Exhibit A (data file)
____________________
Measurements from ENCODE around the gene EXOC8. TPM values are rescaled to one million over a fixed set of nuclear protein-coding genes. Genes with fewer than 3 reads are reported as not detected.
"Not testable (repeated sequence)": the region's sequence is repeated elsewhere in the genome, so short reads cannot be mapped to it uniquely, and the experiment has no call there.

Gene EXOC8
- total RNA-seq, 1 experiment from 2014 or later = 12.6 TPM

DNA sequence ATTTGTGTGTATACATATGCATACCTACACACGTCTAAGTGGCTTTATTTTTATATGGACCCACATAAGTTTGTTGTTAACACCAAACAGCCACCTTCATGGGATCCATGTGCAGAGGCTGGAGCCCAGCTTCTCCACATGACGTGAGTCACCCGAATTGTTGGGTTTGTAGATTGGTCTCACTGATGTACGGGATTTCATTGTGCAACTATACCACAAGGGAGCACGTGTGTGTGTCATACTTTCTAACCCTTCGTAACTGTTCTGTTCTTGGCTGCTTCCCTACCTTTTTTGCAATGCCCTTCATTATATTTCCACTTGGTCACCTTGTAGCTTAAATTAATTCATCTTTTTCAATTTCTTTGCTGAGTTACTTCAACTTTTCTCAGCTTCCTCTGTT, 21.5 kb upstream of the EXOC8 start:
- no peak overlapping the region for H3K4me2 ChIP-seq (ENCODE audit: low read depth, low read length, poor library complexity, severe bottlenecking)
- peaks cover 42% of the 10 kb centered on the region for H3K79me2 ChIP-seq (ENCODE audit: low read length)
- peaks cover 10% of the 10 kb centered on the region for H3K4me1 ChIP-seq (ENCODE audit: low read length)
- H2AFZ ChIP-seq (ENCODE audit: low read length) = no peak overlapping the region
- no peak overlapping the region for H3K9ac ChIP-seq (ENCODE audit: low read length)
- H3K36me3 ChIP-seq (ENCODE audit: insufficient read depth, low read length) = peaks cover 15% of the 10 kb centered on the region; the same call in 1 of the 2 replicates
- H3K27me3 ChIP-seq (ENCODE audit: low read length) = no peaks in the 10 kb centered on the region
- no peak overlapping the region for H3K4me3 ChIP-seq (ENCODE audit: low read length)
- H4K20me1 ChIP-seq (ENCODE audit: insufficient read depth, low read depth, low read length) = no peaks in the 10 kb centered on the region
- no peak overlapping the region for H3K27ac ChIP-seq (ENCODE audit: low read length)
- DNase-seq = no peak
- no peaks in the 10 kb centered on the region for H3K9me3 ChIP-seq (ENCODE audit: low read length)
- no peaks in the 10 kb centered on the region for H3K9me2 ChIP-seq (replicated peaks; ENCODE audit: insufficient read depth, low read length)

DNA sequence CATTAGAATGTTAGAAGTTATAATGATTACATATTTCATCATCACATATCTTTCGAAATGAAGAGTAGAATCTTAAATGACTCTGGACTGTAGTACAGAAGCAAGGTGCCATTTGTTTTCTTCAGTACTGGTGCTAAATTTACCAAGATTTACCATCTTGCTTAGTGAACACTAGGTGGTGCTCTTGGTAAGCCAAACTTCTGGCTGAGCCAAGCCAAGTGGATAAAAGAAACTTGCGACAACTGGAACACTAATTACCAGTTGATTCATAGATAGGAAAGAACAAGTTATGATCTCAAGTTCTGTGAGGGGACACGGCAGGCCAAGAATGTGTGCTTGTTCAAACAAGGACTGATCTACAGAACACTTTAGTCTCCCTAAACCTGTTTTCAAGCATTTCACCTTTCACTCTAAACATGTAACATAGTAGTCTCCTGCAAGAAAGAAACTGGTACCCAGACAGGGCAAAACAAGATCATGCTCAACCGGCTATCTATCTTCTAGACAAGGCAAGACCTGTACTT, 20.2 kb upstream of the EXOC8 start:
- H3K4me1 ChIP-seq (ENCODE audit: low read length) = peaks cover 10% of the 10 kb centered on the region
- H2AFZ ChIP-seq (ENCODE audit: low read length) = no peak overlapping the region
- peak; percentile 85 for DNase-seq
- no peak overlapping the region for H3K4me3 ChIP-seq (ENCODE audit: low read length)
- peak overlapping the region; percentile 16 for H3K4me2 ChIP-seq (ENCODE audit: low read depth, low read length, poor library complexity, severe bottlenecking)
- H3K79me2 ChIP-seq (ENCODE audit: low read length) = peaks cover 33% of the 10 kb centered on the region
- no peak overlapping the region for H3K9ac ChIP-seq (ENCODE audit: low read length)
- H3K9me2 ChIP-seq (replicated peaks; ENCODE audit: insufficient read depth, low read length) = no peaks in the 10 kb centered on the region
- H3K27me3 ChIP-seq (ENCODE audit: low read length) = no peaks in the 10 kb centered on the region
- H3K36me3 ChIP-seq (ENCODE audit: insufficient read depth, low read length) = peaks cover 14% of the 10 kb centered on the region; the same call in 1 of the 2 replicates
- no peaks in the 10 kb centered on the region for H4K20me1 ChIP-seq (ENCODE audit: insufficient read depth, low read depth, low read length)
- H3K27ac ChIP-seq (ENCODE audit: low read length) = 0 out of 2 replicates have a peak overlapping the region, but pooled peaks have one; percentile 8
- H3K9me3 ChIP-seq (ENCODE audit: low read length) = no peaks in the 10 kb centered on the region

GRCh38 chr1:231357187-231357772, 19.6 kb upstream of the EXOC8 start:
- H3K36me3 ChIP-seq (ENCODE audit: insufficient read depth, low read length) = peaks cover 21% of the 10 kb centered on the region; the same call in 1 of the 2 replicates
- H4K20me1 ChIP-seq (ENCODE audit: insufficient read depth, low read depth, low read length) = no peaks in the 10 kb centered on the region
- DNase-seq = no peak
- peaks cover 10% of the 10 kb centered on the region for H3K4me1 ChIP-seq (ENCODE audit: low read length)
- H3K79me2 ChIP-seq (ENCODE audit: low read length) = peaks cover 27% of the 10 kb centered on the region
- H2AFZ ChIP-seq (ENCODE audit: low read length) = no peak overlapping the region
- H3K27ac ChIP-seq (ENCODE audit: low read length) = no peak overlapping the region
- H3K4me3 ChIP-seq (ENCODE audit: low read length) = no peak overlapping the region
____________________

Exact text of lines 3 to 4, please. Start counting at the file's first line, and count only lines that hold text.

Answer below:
Gene EXOC8
- total RNA-seq, 1 experiment from 2014 or later = 12.6 TPM